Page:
“If you knew an area you wished to cross was 95% covered with land mines, leaving a random 5% free, would you take the risk of crossing; or, if you wished to swim across a river but knew that of the 100 people who tried before you only 5 got across with the rest being taken by crocodiles would you take the risk? Well, that’s how certain we are of…”

Concluding remarks:

All this means the modern skill set of scientists, at a time when conservative governments such as we have here in Australia are diluting the role of science in society, must encompass more than lab-based endeavours. It means starting with giving better presentations to themselves and the community, and seeing presentation skills as an implicit component of being a professional scientist.

Those in the sciences who dismiss these endeavours as not core to scientific endeavours might sooner or later find themselves without funds to carry out applied research, much less basic research.

To invoke another movie, All the President’s Men, scientists would do well to heed the words of Deep Throat to Bob Woodward: “Follow the money” to see how science is currently confronting barbarians who wish nothing more than to dismiss science’s values, methods and endeavours as an intrusion into their “entitlements” to carry on, business as usual.

With the passing of Steve Jobs, its primary beta tester, has Apple now orphaned its presentation software, Keynote, which hasn’t received a major update for almost three years. Will dissatisfied users abandon it for Powerpoint (which Jobs despised)?

I’ve just finished reading on my iPad and iPhone Walter Isaacson’s superb biography of Steve Jobs. I knew much of the story he told from the various unauthorised biographies as well as individual blogs written about him, as well as movies such as “Triumph of the Nerds” and “Pirates of Silicon Valley”.

I saw Steve a few times up close when I visited the Apple campus in the last few years, but never had a chance to speak with him. I can certainly fantasise that he many have read some of my blog articles about Apple products such as the Mac, the iPod, the iPhone and of course his presentation software of choice, Keynote.

In more recent years, he spoke of hoping to keep Apple’s DNA alive after he was gone by dint of the new Apple building he has commissioned to be built on some previous Hewlett-Packard land. Perhaps he had read of the “Apple DNA” concept on my blog article in December, 2004, a screenshot of which is below. It is on this website that I first suggested Apple ought to make a tablet (I nicknamed it the iScribe) which would be brilliant for Keynote users to remote use:

(If you can find a description of Apple’s DNA earlier than 2004, please let me know!)

I’m sure many readers have fantasised what they would have said to Steve Jobs if they happened to meet him, and perhaps some of you have! My other fantasy includes him walking into my first Presentation Magic  presentation at Macworld 2008, saying  “This sucks!”, then taking over the show to share his presentation ideas. How I and attendees would have had special memories to take with us had that happened!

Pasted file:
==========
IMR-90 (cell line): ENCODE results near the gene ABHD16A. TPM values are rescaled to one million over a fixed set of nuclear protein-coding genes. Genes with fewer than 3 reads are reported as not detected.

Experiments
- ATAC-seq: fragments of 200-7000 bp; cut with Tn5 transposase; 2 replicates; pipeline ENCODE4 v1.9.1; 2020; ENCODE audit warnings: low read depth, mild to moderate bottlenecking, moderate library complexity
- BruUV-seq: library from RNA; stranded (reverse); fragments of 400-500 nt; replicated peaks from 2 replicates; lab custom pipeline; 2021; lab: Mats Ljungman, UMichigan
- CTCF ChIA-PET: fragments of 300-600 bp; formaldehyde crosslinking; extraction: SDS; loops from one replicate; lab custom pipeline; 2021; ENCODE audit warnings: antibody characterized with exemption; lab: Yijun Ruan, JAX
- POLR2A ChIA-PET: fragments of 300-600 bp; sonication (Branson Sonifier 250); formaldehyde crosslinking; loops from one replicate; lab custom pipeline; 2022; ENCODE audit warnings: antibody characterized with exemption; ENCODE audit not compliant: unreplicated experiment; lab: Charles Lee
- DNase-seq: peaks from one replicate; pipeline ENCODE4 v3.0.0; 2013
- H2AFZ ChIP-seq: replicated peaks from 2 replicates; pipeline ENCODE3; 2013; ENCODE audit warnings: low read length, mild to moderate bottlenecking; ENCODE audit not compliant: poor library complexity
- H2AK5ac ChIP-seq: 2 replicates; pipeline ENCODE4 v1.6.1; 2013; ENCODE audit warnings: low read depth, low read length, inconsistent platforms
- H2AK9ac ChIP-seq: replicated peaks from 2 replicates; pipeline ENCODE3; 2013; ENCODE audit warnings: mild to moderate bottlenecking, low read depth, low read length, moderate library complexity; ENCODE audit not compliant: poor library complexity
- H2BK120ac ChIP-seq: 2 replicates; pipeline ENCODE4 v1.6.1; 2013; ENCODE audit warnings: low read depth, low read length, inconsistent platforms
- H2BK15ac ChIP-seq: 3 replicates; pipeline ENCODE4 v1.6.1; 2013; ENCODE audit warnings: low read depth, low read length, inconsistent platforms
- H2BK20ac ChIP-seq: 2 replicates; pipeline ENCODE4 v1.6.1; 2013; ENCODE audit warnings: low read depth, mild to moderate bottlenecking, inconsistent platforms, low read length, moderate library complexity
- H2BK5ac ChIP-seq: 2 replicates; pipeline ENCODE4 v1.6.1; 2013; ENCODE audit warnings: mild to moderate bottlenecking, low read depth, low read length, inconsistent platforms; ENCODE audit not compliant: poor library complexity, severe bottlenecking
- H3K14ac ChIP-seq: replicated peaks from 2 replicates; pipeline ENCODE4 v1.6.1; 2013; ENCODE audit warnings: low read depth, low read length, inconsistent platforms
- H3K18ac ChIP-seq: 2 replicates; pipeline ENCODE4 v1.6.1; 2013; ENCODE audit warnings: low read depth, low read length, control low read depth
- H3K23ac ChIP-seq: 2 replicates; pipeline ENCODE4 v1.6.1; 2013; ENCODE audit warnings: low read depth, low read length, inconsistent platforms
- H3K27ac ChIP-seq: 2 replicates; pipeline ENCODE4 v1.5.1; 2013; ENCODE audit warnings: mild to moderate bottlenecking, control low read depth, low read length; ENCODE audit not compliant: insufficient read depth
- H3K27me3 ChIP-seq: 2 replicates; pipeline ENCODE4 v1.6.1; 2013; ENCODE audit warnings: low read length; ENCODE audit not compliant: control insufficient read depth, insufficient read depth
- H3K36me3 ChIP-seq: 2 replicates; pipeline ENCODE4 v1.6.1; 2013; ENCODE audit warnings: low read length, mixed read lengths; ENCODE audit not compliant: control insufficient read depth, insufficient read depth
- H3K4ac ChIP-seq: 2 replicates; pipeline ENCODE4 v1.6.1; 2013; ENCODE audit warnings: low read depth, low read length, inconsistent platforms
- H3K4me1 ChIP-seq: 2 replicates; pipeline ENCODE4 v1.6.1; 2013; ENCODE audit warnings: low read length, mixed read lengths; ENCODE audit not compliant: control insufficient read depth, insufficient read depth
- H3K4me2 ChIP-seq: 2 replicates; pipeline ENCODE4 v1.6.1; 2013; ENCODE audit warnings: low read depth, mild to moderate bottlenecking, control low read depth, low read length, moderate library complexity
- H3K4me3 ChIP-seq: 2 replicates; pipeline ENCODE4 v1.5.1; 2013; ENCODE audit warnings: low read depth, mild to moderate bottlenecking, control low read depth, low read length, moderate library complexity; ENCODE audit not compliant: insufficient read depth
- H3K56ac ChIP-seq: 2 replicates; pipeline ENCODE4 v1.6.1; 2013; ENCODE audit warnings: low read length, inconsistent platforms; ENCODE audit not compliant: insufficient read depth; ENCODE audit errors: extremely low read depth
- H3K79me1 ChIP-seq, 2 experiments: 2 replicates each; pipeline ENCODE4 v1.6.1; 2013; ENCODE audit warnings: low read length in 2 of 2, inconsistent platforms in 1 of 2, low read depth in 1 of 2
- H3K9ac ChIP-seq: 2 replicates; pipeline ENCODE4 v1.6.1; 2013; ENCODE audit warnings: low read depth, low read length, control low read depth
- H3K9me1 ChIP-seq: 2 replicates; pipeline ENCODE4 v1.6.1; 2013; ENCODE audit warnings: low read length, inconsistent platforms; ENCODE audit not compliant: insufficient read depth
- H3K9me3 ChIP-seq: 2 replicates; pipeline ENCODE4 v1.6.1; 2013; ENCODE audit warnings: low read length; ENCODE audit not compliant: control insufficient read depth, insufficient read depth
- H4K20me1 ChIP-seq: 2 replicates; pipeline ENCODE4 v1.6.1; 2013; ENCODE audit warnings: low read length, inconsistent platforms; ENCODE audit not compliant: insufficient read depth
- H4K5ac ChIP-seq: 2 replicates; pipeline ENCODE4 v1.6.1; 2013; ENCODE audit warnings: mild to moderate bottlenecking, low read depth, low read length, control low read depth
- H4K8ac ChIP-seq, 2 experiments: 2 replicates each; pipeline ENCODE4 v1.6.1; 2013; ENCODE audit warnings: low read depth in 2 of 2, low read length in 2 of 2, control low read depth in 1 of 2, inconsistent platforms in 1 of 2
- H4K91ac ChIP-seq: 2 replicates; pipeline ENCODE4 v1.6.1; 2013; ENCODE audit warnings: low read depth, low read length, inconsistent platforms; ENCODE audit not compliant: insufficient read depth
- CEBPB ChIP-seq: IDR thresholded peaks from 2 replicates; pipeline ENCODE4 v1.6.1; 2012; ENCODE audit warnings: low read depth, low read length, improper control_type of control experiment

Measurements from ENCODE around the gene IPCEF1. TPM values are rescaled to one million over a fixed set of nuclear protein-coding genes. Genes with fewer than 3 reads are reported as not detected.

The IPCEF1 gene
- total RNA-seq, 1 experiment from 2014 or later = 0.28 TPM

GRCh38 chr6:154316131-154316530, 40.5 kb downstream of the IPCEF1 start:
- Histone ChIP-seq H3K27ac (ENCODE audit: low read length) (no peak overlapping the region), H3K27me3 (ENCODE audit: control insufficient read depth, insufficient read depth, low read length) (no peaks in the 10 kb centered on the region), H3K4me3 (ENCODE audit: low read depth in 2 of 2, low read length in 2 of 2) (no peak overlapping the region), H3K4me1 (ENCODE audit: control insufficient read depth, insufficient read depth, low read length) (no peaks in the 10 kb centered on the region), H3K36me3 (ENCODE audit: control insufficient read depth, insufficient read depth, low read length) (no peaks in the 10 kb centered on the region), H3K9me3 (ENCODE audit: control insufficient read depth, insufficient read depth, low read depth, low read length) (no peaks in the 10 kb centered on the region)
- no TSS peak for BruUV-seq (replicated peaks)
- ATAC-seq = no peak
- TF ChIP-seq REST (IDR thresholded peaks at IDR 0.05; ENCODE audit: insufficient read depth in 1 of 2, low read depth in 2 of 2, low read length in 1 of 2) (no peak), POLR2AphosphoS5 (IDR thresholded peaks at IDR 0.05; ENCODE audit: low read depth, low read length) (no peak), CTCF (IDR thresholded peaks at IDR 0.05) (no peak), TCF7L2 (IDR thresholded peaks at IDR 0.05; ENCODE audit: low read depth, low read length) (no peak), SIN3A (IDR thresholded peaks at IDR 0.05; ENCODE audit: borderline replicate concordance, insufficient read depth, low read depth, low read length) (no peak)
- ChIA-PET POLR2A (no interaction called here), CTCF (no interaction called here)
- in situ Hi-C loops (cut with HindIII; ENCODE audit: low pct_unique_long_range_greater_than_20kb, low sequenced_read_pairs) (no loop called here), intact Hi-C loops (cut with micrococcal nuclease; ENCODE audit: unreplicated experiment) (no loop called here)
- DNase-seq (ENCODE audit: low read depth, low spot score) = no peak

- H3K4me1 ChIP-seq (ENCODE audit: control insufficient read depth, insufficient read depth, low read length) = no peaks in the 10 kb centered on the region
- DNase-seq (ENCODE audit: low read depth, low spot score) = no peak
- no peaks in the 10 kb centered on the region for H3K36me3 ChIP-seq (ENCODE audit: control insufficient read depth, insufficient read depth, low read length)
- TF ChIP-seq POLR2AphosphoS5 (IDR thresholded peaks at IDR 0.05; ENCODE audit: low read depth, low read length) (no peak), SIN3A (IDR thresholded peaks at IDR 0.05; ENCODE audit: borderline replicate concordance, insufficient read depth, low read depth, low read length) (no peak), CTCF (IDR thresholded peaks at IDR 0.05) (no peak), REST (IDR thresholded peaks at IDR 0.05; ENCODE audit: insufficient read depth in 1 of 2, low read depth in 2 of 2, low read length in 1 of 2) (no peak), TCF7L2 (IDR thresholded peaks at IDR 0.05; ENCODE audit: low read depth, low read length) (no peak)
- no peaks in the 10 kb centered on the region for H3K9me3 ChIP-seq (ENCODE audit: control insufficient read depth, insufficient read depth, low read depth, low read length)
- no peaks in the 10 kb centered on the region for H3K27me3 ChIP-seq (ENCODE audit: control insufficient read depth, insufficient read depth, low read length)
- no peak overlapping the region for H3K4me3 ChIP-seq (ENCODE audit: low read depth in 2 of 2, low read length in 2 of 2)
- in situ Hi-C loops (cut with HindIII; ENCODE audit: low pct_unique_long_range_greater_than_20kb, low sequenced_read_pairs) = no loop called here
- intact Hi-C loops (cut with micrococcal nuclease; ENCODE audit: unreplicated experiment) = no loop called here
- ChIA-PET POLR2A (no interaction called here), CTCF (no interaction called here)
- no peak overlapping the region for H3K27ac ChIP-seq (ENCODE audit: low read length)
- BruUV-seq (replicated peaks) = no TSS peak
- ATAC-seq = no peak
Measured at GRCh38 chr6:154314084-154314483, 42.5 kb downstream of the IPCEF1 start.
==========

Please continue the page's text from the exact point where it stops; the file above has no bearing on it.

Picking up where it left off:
But before you think it merely fantasy, others in the health professions have indeed been on the receiving end of Jobs’ “advice” with regard to their presentations, especially when they used Powerpoint.

Walter Isaacson’s Jobs’ biography mentions his distaste for Powerpoint, and slideshow-based presentations in general (save for his own keynote presentations) on six occasions. You won’t find Powerpoint or Keynote listed in the book’s index, but in the iBooks’ version I have, you can of course do a global search for keywords. So, here you have them:

Global search of Powerpoint references in "Steve Jobs" by Walter Isaacson

We’ll work our way through some of them because it’s quite illuminating to hear what someone who presentation bloggers and authors rate as one of the world’s best presenters (and the world’s best CEO presenter) has to say about Powerpoint, and presentations in general.

Let’s start with the final reference where Jobs is very ill, and his wife Laurene and others have organised various medical and genetics research staff to investigate where next in his treatment:

One could just imagine Jobs focussing on the expectedly lousy Powerpoint slides of medical researchers while they’re focussing on his genome sequence for which he’s paid $100,000!

But earlier on the book, when Jobs has returned to Apple and is setting about constructing his “A” team to resurrect Apple, we see how he eschews presentations with slideware when he believes it takes from, rather than adds to, the creative process:

“People who know what they’re talking about don’t need Powerpoint”

This might sound strange coming from someone who was the original beta tester for Apple’s Keynote, and who continued to employ it to show Apple’s wares right up to the release of the iPad 2.

But as I have written elsewhere, a Jobs’ keynote does not engage the audience in a dialogue. The audience is engaged with the story he tells of Apple’s products and services, where he employs Keynote like a storyboard, outlining a roadmap. It’s not used as a lecture technology, as an adult training tool, or as a brainstorming of ideas technology. Jobs never hid behind his slides as so many people do, preferring their slides to sell the story. No, Steve emulated for us how the slides were adjuncts to our spoken stories, never getting in the way of what the presenter was saying or doing, but ready to illustrate ideas when words were not enough.